1. The acquisition of salvation, the giving of salvation, and the keeping of salvation are entirely dependent upon the Savior himself.
  2. Why are Israelites told to say, “my father was a wandering Aramean” and why is it significant?
  3. I finally climbed all 109 mountains. My journey began out of desperation, fueled by anger, fear, resentment.
  4. Thank God for heroes: they inspire us to be better, to help others, to live and work for the good of our race. And thank God for villains, too: they incarnate our shadow side, our nocturnal soul, the dragon within us that must incessantly have its throat slit on the altar of repentance.
  5. The fool says in his heart, “There is no God.” But the fool also says in his heart, “There are many gods.” And we, dear friends, are the fools.
  6. How strange and yet how comforting: God prays to God for us, the Spirit to the Father. He sees through the fog of our emotions to what we truly need.
  7. He was providentially injecting streams of light into the darkness, that thereby he might lead them toward the true light of Christ.
  8. But one key theme that kept surfacing again and again was love: Jesus loved people, the Church showed me genuine love, and above all, God’s love in Christianity is unconditional.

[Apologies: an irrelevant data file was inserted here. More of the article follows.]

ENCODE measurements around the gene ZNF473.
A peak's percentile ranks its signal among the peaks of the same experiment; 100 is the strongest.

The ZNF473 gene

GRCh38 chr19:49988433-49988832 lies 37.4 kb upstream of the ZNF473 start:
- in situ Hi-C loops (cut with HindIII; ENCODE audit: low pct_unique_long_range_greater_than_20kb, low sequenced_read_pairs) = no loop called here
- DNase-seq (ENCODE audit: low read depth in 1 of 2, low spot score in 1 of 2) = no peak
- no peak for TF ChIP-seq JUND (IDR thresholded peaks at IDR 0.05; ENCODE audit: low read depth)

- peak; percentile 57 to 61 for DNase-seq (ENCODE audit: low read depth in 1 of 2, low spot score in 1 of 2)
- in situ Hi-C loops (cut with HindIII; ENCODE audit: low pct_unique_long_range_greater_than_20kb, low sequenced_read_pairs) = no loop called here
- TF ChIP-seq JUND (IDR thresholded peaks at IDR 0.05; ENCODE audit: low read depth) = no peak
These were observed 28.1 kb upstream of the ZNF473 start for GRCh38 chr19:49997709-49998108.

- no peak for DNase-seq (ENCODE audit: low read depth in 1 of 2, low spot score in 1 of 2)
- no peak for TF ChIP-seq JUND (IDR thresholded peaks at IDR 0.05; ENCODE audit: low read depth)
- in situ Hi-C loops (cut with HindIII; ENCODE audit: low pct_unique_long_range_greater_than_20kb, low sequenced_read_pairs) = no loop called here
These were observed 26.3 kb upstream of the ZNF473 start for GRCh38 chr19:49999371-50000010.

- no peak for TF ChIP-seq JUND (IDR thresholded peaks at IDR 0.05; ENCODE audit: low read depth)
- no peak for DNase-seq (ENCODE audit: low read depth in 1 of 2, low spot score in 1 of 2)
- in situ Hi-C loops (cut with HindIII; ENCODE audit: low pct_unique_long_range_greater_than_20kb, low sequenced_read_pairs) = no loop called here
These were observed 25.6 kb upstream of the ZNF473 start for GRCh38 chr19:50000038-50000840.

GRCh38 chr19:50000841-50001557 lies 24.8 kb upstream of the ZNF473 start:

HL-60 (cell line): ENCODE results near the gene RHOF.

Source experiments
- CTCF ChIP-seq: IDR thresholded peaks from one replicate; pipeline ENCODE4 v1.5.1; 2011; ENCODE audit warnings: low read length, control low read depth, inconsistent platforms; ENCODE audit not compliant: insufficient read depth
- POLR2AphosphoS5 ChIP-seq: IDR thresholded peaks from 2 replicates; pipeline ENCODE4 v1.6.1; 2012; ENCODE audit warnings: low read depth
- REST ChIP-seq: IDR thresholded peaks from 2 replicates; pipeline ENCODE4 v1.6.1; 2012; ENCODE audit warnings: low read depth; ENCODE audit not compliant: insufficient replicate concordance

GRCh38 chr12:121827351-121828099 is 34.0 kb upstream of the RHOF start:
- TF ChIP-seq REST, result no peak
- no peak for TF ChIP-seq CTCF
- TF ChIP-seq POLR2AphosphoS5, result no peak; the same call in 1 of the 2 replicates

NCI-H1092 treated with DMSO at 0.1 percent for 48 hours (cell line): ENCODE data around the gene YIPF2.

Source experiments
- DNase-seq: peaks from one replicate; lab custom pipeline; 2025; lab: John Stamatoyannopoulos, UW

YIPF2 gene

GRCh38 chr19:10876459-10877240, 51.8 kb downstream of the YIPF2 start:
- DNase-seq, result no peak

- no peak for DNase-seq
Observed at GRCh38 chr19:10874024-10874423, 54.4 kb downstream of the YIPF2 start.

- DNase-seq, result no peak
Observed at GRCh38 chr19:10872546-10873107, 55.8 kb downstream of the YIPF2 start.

9. He has wandered away into the darkness of his doubting, got lost in his grief, confused by the pains he’s suffered. It happens. Shepherds sometimes become lost sheep as well.
  10. But on the mountain in Galilee, where we encounter a very different side of God, doubts overtake us. Why?
  11. That is the way of our Lord, the way of grace. He doesn’t abandon Thomas to drown in a sea of doubt.
  12. Our faith is not a mountain but a grain of sand, not pure gold but gilded plaster. And all it takes is a few nicks and scratches to reveal its shallowness.

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